The “magic” of these pixels is that they're digitally controlled…even though there are only two control lines, you can have as many pixels as you’d like in a single long strand, yet each remains independently controllable.

Though it looks like the 4-conductor ribbon cable is continuous, it isn't! The pixels have a distinct “in” and “out” side. Data from the microcontroller arrives on the input side, where it’s received by the driver chip. The output side then connects to the input of the next pixel, all the way down the line.

When connecting these pixels to a microcontroller, make sure you're connecting to the strand's input pins! On these large pixels, it's easy to spot: examine the circuit board, looking for the "IN" label and an arrow indicating the direction of data flow. If connecting multiple strands together, make sure the output of one strand goes to the input of the next.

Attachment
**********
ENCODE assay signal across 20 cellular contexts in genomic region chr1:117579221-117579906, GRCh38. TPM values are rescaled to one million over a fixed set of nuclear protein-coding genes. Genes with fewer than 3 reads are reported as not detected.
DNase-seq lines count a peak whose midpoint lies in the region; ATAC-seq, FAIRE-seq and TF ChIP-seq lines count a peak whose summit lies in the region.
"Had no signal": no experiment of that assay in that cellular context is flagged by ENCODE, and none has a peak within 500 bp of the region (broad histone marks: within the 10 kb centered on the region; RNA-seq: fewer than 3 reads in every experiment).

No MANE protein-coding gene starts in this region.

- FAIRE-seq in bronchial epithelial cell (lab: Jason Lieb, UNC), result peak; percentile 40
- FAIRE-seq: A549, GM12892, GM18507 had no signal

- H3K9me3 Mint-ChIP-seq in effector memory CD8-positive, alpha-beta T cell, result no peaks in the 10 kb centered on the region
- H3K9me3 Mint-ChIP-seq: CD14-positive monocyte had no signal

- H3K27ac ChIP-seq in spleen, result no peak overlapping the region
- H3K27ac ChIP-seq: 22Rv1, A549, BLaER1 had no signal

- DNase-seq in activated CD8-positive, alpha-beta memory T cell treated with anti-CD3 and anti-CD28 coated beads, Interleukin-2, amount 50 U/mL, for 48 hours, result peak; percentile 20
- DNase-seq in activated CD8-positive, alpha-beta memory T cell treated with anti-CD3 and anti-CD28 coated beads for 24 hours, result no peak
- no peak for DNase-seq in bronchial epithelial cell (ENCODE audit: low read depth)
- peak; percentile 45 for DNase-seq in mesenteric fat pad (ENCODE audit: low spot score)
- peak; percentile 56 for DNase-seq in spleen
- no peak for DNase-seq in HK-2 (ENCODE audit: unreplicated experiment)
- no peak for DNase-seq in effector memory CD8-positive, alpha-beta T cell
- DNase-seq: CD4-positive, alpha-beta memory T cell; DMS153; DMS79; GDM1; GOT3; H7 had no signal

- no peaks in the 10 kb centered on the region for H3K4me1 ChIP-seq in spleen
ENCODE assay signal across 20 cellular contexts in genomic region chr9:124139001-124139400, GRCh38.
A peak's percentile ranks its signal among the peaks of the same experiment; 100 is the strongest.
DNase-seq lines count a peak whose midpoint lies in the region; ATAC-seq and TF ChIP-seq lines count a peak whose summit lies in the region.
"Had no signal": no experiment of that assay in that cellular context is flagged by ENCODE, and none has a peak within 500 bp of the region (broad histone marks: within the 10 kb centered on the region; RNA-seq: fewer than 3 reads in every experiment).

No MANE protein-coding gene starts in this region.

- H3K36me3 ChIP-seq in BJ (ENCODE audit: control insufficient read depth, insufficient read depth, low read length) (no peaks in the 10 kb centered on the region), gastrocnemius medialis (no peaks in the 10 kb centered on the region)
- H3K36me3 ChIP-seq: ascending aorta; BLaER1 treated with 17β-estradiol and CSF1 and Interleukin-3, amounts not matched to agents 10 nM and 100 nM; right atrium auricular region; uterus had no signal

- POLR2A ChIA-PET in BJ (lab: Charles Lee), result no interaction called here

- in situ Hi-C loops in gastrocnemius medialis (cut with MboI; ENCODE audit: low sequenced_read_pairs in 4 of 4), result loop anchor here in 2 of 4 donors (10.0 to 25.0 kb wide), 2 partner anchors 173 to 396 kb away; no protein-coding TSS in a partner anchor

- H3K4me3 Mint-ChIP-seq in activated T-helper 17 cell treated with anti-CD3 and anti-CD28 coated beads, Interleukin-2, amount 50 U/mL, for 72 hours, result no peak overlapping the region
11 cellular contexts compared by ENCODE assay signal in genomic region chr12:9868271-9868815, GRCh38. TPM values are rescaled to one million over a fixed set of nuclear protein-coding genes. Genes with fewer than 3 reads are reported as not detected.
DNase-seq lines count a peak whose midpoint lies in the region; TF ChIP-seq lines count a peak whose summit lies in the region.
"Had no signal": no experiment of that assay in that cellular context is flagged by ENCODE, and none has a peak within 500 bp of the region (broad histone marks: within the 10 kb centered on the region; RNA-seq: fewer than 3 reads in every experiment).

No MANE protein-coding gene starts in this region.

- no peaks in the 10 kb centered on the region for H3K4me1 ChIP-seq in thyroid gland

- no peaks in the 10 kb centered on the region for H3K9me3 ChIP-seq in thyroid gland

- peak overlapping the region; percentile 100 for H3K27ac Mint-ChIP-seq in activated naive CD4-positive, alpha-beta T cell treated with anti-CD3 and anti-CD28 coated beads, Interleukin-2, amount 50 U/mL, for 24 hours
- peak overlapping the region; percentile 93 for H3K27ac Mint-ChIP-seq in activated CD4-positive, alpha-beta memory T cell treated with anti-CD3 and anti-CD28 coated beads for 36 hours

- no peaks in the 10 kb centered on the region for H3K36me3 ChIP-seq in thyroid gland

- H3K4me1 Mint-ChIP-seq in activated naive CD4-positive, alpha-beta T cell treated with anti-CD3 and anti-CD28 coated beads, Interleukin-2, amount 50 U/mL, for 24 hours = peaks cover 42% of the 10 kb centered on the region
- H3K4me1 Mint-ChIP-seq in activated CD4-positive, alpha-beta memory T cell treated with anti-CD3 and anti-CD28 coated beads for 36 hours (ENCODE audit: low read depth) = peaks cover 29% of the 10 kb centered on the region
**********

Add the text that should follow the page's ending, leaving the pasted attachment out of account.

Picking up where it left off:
The pixel strands include plugs for joining multiple strands, plus two wires for connecting power:

Wiring is pretty easy since there are only 4 wires. The only important thing is that you should not try to power the LED strand from the Arduino's 5V line — these LEDs require a dedicated 12V source separate from the microcontroller.

Use this diagram with the red wire going to +12V from the power supply, green (serial clock) to Arduino digital pin 3, yellow (serial data) to digital pin 2, and black to both the ground connection on the power supply and any available GND pin on the Arduino.

Our Arduino library can use any two pins, but the examples are written to use pins 2 and 3 as above.

This guide was first published on Jul 29, 2012. It was last updated on Jul 29, 2012. This page (Wiring) was last updated on Sep 21, 2019.